Tired of buying a box of imported chocolates or a dozen red roses for your true love on Valentine’s Day?
Then consider a nontraditional gift for this romantic holiday by getting tickets to the “Twisted Valentines Festival,” presented by the Axial Theatre at St. John’s Episcopal Church in Pleasantville on two weekends, Feb. 9 through 11 and 16 through 18.
One of Westchester’s beloved professional theater companies, Axial views the national day of lovers through the lenses of six original one-act plays. Each has a unique twist on relationships, ranging from hilarious to heartbreaking.
“We’re trying to capture the human experience and hoping that our audiences will be touched by the performances, identify with what they hear and maybe see things a little differently afterwards,” says Howard Meyer, Axial’s founding artistic director as well as head of the company’s acting and playwright programs. “I think people will be laughing, crying and nodding their heads and that, ultimately, they’ll be moved and might learn something about themselves.”
In explaining how the February production came about, Meyer says that Axial, which was founded in 1999, had always presented two main-stage productions each year and was looking for a way to add more offerings. The company found the answer in one-night-only programs that helped develop new works. One such event was “Twisted Valentines,” which began in 2015 as a “book-in-hand” production, in which actors read aloud from scripts on music stands.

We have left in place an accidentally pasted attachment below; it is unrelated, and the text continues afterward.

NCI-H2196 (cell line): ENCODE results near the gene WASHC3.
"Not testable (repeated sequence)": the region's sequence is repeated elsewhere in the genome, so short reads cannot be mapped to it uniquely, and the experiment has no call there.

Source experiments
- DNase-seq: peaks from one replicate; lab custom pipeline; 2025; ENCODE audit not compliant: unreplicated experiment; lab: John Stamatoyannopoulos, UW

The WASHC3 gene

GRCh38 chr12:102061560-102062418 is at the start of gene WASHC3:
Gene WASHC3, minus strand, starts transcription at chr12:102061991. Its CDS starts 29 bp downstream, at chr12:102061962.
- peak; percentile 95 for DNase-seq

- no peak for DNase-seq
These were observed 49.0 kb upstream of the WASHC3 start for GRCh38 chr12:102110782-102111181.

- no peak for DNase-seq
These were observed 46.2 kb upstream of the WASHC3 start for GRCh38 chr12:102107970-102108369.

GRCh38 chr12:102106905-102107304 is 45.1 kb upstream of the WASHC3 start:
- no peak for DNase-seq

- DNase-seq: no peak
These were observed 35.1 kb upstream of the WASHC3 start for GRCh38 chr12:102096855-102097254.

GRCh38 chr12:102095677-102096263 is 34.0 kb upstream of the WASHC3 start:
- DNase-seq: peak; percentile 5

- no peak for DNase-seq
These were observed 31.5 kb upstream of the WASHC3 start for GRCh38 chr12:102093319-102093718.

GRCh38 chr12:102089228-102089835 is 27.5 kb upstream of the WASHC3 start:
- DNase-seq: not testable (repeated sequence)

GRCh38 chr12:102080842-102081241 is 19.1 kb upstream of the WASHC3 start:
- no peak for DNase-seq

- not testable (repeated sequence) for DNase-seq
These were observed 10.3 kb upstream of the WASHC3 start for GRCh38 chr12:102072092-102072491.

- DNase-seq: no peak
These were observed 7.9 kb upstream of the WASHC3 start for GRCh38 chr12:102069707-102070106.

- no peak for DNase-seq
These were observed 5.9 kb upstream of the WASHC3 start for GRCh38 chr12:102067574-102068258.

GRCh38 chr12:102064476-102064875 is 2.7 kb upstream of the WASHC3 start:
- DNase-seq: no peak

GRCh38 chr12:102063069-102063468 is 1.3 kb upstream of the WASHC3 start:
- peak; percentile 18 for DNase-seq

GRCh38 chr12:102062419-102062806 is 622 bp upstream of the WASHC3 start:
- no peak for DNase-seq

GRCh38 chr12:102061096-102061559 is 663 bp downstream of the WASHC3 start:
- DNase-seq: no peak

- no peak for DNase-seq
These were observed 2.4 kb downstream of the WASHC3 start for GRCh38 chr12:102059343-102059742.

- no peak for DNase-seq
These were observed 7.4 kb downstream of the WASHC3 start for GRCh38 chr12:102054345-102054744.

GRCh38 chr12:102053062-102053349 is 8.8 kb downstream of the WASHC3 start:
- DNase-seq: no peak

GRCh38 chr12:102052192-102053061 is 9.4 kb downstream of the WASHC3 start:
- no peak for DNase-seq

“It was a three-hour marathon with 12 plays and proved so popular that it was standing room only,” says Meyer, a longtime resident of Yorktown who moved to Poughkeepsie several years ago.
Due to “Twisted Valentines’” huge success, Axial repeated the same format the following year. “When we were underwritten to do a third round, we decided not only to continue involving our writers, directors and actors, but also to create fully produced programs with props, sets, costuming and lighting, as well as an expanded run of eight performances,” Meyer says. This year, there are six plays, five directors and 12 actors, and tickets are already selling at a fast pace.